The other thing you guys have coming out is the Netflix Christmas special. When I saw the short preview, I thought this is both the greatest thing for Bill Murray ever and it’s also the most unlikely thing for Bill Murray ever because he is notorious for being noncommittal and here’s a Christmas special built around his persona. Do you know how it all started?
Yeah, it was my idea. Someone had said to me awhile ago, “Would Bill be open to doing an hour on TV, if it could be anything he wanted to do.” This was four years ago. He and I talked for years about it, kind of moving it into the direction that it ended up in, which was this kind of variety show. Because Bill, he does sing. Obviously he did that lounge guy, Nick Winters, over the years. But he was in a band called the Dutch Masters in high school, and he was the lead singer. I’ve heard him over the years. He sang “Gloria” with Eric Clapton, which was hysterical. So it was something in his head, and we were talking about the shape of it. Then completely separately, Sofia Coppola called me and said, “Hi Mitch, I have this idea. I keep seeing Bill singing at Bemelmans like Chet Baker. Do you think we could do something like that?” It was literally synchronicity. So then, it became the three of us. At one point, Sofia and I went down to South Carolina and sat with Bill to kind of get more specific about it. He sat there on the couch and called George Clooney and Chris Rock on the cell, and literally before he could get past, “Hey, I’m thinking of doing this Christmas…” each one of them was going, “We’re in.” And that was the response from anybody that he asked.
Since it was going to be at Bemelmans, it’s all shot in the Carlyle Hotel. We never leave. It’s so perfect, and New York kind of elegant. So cozy. And it becomes like a family. What happens is this blizzard makes it impossible to do this cheesy live show Bill was going to do as himself, so he finds Christmas in the hotel with cocktail waitresses and the chefs and all the people who are kind of trapped by this blizzard. I just love it. But to tell you the truth, he’s very wary of the idea of playing himself in quotes, as most actors would be. But he embraced this. I mean, it’s not him. It’s our fantasy version of Bill Murray Big Star kind of thing. But it’s got real heart to it, and the music is amazing all the way through it. Sofia’s husband, Thomas, and Phoenix plays in it, and Maya Rudolph does a Phil Spector Christmas song that is spectacular. It’s just a big wall of sound coming from her and Paul Shaffer. Rashida Jones and Jason Schwartzman play a couple who are trying to get married in the hotel. And everybody came. Literally, overnight, some of them, just flew in on the red-eye and left at the end of the day, for him.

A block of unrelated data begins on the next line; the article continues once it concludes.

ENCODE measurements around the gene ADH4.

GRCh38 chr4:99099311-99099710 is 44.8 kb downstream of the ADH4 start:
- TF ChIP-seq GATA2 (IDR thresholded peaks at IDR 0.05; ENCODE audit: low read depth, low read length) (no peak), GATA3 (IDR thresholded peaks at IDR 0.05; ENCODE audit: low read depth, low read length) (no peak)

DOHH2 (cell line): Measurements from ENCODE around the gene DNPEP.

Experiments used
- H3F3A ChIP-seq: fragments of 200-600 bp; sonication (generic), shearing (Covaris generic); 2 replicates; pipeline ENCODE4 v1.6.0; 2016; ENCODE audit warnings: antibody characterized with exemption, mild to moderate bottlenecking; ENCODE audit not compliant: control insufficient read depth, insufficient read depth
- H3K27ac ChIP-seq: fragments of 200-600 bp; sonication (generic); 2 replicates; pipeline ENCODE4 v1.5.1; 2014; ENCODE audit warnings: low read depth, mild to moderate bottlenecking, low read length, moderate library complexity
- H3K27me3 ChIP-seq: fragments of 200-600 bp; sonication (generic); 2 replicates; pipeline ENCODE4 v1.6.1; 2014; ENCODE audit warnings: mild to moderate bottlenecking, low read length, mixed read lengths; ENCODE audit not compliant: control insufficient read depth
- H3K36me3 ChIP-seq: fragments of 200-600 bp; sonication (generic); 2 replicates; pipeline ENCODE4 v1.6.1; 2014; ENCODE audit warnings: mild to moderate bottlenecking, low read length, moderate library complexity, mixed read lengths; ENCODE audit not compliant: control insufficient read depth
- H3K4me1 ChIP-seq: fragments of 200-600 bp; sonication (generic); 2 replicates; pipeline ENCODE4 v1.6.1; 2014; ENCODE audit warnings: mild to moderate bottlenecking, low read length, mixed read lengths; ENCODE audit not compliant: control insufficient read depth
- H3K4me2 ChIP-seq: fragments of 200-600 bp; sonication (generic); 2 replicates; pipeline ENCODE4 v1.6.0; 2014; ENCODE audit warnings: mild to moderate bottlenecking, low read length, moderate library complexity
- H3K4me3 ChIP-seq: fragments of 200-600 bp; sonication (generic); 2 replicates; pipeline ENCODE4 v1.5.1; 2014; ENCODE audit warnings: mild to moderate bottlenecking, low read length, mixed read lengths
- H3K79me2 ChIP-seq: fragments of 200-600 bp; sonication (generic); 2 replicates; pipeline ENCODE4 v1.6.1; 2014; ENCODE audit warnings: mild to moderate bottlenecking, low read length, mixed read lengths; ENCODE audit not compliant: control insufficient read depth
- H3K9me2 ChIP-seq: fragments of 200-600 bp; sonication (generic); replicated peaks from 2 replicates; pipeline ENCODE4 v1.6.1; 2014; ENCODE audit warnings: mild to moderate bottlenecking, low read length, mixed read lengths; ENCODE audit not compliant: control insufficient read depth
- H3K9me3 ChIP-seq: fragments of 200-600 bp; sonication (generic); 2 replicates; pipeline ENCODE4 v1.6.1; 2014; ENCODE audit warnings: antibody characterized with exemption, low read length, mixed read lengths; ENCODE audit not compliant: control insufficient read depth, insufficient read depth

At the very least, seems like a great opportunity to just hang with really cool people.
It was amazing. It was five days of work at the Carlyle. It was the best work experience I’ve ever had in my life, the most fun, and there were two blizzards that week in March so we were virtually locked in to this beautiful hotel, living the film. You start singing those great Christmas songs with people you love, and Paul Shaffer is the musical director. I mean, my God, I would do that daily.
Do you think this could become an annual thing, or is this a one and done?
I was thinking this would be a joy to do again. I don’t know about yearly, but it was a great feeling. The three of us have actually talked about how cool it would be to do another one. Bill’s got some ideas that are great.
You’ve known Bill for 30-something years. Still the same guy or has he mellowed?
I don’t know if he’s mellowed, if that’s the right word. But he’s deepened. And that’s pretty amazing because he was pretty deep to begin with. He’s always been one of the smartest, best-read, most curious men I’ve ever met. That’s something I’m not sure the world got initially. I think they do now because he’s let more of that out. But anyone that knew him knew he was just wildly smart. I think he’s just really used his life to learn things. So the guy who’s now on set, he’s so thoughtful and has such a deep well of experience because he just squeezes so much out of life. He is really spontaneous and he’s lived his life consciously in a non-Hollywood Movie Star way. He loves working. He says often that that’s the best of him, is on a movie set. He loves what he does. We took side trips in Morocco to different places — to Fes and Rabat — we shot in, and the gift of being at his side while he moves through life is a treasure. People come up to him are so affectionate and respectful, and his response is likewise. You can feel the goodwill. It’s different than it was 30 years ago obviously, because at this point, he’s hit some kind of escape velocity of celebrity.
I was almost going to say there’s an art to it, but there’s really not. It’s almost just an essence.
I’ve been with people who fly with two assistants and only fly private, etc, etc. I’ve picked up Bill at airports on a JetBlue flight from New York to Burbank. He’s just different. And it’s conscious. It’s not like he’s a savant. He really does concentrate on staying intact. It’s not as easy as you would think. He has that famous saying that he said to me and in print that in his mind you have two years to be an a–hole after you get really famous. And then after two years, you have to get a grip or you just spiral into some show business hell. But he lived that. He has good friends, and a great supportive family. I think he’s got a real good life.
What are you writing next?
I adapted an Elmore Leonard book called Bandits for Bruce Willis. We have to come up with another name because he actually did another movie called Bandits with Barry, weirdly. That would be for the spring, and I’m trying to put together the financing for the Magic City film. We’re trying to work out where we’re going to shoot it, and the dream is for that to go in March. I have the original cast from the show, and I added Bruce Willis as a Jewish Chicago mob boss and Bill Murray as the Miami head of the CIA, based on a real character. It’s taken awhile because things do, but I think it’s imminent. That would be a dream.